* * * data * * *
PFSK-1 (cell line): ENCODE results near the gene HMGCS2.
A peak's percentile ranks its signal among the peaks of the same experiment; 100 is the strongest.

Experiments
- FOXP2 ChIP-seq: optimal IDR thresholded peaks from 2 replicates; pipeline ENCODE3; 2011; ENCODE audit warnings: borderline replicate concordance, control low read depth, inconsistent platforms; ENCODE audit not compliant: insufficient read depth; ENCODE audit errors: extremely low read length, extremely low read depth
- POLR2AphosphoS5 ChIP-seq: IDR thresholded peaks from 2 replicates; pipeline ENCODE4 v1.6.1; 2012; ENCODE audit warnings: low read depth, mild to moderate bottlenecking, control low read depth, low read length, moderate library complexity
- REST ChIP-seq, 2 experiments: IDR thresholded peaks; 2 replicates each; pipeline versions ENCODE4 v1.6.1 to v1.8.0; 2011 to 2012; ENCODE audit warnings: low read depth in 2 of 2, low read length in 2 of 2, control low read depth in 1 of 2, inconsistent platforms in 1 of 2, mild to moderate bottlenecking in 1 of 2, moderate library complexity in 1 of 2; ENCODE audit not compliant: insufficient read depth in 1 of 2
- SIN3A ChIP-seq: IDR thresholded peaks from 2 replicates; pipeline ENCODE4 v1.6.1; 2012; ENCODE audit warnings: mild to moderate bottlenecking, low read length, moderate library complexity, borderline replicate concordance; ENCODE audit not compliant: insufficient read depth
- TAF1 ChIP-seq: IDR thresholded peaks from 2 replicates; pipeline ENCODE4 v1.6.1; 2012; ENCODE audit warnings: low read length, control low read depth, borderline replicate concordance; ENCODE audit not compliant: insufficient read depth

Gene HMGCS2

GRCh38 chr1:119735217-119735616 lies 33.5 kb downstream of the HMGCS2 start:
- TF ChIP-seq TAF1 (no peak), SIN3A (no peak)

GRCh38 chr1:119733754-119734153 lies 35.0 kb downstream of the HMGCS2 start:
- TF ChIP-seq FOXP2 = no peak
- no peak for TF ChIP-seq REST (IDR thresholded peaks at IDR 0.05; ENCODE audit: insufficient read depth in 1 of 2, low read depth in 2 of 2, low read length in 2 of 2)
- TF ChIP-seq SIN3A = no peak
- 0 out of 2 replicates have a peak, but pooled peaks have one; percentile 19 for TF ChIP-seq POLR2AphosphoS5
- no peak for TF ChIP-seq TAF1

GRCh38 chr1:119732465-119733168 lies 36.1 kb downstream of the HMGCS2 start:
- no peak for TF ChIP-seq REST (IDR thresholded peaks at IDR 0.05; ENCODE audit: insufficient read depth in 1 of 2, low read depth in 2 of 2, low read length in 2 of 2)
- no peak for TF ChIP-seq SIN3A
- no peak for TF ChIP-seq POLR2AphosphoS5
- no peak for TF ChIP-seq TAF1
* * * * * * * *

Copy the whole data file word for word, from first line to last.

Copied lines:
PFSK-1 (cell line): ENCODE results near the gene HMGCS2.
A peak's percentile ranks its signal among the peaks of the same experiment; 100 is the strongest.

Experiments
- FOXP2 ChIP-seq: optimal IDR thresholded peaks from 2 replicates; pipeline ENCODE3; 2011; ENCODE audit warnings: borderline replicate concordance, control low read depth, inconsistent platforms; ENCODE audit not compliant: insufficient read depth; ENCODE audit errors: extremely low read length, extremely low read depth
- POLR2AphosphoS5 ChIP-seq: IDR thresholded peaks from 2 replicates; pipeline ENCODE4 v1.6.1; 2012; ENCODE audit warnings: low read depth, mild to moderate bottlenecking, control low read depth, low read length, moderate library complexity
- REST ChIP-seq, 2 experiments: IDR thresholded peaks; 2 replicates each; pipeline versions ENCODE4 v1.6.1 to v1.8.0; 2011 to 2012; ENCODE audit warnings: low read depth in 2 of 2, low read length in 2 of 2, control low read depth in 1 of 2, inconsistent platforms in 1 of 2, mild to moderate bottlenecking in 1 of 2, moderate library complexity in 1 of 2; ENCODE audit not compliant: insufficient read depth in 1 of 2
- SIN3A ChIP-seq: IDR thresholded peaks from 2 replicates; pipeline ENCODE4 v1.6.1; 2012; ENCODE audit warnings: mild to moderate bottlenecking, low read length, moderate library complexity, borderline replicate concordance; ENCODE audit not compliant: insufficient read depth
- TAF1 ChIP-seq: IDR thresholded peaks from 2 replicates; pipeline ENCODE4 v1.6.1; 2012; ENCODE audit warnings: low read length, control low read depth, borderline replicate concordance; ENCODE audit not compliant: insufficient read depth

Gene HMGCS2

GRCh38 chr1:119735217-119735616 lies 33.5 kb downstream of the HMGCS2 start:
- TF ChIP-seq TAF1 (no peak), SIN3A (no peak)

GRCh38 chr1:119733754-119734153 lies 35.0 kb downstream of the HMGCS2 start:
- TF ChIP-seq FOXP2 = no peak
- no peak for TF ChIP-seq REST (IDR thresholded peaks at IDR 0.05; ENCODE audit: insufficient read depth in 1 of 2, low read depth in 2 of 2, low read length in 2 of 2)
- TF ChIP-seq SIN3A = no peak
- 0 out of 2 replicates have a peak, but pooled peaks have one; percentile 19 for TF ChIP-seq POLR2AphosphoS5
- no peak for TF ChIP-seq TAF1

GRCh38 chr1:119732465-119733168 lies 36.1 kb downstream of the HMGCS2 start:
- no peak for TF ChIP-seq REST (IDR thresholded peaks at IDR 0.05; ENCODE audit: insufficient read depth in 1 of 2, low read depth in 2 of 2, low read length in 2 of 2)
- no peak for TF ChIP-seq SIN3A
- no peak for TF ChIP-seq POLR2AphosphoS5
- no peak for TF ChIP-seq TAF1